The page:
PWYP members in the US have been incredibly busy these past couple of weeks, ramping up the fight against big oil in the battle for transparency.
Why this concerted flurry of activity? In June 2010 - a year and a half ago - President Obama signed the Dodd-Frank Act into law. Section 1504 of the Act, also known as the Cardin-Lugar amendment, obliges extractive companies listed in the US to publish what they pay to the governments in which they operate. However, the rules for this provision have still not been published, despite a deadline that passed 301 days ago. Worse still, oil and gas companies are lobbying hard to water down this legislation and the American Petroleum Institute - of whom companies like Shell and ExxonMobil are members - have even threatened to sue the SEC if they publish effective rules.
PWYP members in the US decided to tell big oil that enough is enough. In fact, a massive round of congratulations is in order for each of our colleagues in the US. Their spectacular stunts, blogs and ads have dominated the last couple of weeks, with new articles and letters to the SEC constantly flooding in. To see what you can do to help, see the list of actions below.
Love is in the air? Washington DC
“Are oil companies asking for a sweetheart deal from the Securities and Exchange Commission?” On 10th of February, Oxfam America activists staged an event in Washington DC. Three activists, dressed in rather debonair pyjamas, clutching roses and champagne flutes, posed in a bed outside the building wearing logos to represent ExxonMobil, Chevron and the SEC. The event generated a good amount of coverage, as well as on the radio during the morning commute. View more photos here.
Monkeys in a barrel - Houston
On the 15th of February, Oxfam America activists gathered again to stage an event – this time outside the Chevron tower in Houston. Dressed up as the ‘see no evil, do no evil’ monkeys – also bearing the company logos of Shell, Chevron and ExxonMobil – the three ‘monkeys in a barrel’ were there to remind that “Transparency is Not Monkey Business”! You can see more photos here.
As well as staging events, Oxfam America and other PWYP members took out a 6 figure ad campaign to highlight big oil’s battle against transparency. There was a full page ad in the Wall Street Journal as well as online banners in the Huffington Post, The Hill, Politico and Washington Post.
Bill Gates writes to SEC supporting transparency law
Billionaire philanthropist Bill Gates wrote to the SEC to support “strong and robust rules” for Section 1504. Gates emphasised the importance of project-level reporting and stated that “any exemption from reporting payments to governments that object to such disclosure would defeat a primary purpose of the law”.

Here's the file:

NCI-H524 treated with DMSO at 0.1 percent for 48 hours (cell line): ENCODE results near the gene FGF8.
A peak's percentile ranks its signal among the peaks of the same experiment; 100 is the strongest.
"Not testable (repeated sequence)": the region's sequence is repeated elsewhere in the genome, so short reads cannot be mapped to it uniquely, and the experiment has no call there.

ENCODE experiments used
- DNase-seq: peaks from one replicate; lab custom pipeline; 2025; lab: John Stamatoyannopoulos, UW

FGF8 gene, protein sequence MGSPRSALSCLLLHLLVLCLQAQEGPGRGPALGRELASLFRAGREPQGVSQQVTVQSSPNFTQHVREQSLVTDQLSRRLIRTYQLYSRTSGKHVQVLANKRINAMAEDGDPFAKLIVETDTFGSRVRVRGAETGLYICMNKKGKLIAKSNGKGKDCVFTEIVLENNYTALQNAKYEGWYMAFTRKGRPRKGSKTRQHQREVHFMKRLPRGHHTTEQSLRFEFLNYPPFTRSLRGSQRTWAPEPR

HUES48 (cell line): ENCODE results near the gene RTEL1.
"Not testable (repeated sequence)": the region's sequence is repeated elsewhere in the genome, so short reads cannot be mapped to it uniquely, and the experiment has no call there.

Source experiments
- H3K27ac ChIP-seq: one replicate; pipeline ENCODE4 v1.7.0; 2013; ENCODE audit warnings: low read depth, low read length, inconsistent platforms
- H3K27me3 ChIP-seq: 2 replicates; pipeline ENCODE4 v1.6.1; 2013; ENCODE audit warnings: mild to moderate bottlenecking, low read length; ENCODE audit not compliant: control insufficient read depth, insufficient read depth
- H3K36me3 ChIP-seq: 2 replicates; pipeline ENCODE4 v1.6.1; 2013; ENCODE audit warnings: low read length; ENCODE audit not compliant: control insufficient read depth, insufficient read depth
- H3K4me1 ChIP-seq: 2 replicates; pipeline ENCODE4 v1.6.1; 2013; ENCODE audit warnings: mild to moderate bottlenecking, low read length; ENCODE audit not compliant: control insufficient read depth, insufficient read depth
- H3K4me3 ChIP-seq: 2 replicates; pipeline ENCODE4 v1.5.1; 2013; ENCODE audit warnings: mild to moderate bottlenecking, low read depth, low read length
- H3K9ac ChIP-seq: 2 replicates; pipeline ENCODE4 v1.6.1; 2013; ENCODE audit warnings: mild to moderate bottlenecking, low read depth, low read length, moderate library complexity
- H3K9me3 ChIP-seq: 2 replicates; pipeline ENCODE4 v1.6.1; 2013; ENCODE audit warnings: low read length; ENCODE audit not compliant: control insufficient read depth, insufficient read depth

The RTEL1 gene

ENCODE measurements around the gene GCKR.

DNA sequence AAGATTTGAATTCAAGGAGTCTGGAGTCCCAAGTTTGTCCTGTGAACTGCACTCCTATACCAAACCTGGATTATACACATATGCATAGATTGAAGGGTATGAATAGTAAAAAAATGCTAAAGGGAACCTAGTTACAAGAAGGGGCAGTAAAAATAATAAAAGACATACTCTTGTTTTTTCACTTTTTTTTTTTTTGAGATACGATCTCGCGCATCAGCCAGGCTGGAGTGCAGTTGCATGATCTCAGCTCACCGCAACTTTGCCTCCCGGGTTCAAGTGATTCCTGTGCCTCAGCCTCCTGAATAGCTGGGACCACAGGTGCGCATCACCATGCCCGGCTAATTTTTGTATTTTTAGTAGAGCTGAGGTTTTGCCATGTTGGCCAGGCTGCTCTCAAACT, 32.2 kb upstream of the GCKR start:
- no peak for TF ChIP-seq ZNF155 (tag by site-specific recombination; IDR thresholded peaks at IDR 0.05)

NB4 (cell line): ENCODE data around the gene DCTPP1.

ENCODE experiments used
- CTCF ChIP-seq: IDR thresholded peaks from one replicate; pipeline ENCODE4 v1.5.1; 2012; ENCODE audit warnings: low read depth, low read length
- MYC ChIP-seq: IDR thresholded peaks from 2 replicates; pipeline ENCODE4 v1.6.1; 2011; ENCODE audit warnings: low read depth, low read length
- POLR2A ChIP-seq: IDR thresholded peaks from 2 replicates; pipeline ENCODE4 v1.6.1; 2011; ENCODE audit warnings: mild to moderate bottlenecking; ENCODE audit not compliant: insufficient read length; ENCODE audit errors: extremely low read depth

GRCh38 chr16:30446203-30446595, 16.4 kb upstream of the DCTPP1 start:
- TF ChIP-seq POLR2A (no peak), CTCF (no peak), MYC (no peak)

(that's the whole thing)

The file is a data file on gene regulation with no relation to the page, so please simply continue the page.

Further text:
Bill Gates was not the only powerful voice to press the SEC to publish effective rules for Dodd-Frank 1504. Fourteen House Representatives, led by Rep. Barney Frank (D., Mass.), also wrote to the SEC, expressing their concern at the delay in the rules publications. The Representatives urged the SEC to “resist this [company] pressure and promptly release a strong and effective final rule”
Love truth, love transparency - London
Activism for transparency wasn't just happening in the US this week. On a cold Monday morning Publish What You Pay activists from CAFOD, ONE and Tearfund in London gathered outside the Ministry of Business to demonstrate their support for transparency in the extractive sector. Dressed up as miners, activists handed out Valentine themed campaign leaflets (which combined “tips for a healthy relationship” with the importance of transparency in the extractive sector. To find out how see the leaflet here) and posed with a giant ‘love truth’ love heart.
The coalition members were calling on the support of the new lead Minister, Norman Lamb MP, who will be representing the UK in Brussels during negotiations on transparency rules for extractive industries. These new transparency regulations were first proposed by the European Commission in October 2011, and would oblige all European listed (and large non-listed) extractive companies to publish what they pay in each country where they operate. This will allow citizens from resource rich countries to see – often for the first time – what payments are being made for their resources. They can start to track the money, holding their governments accountable to ensure that the money goes towards education and health, rather than being lost to mismanagement and corruption.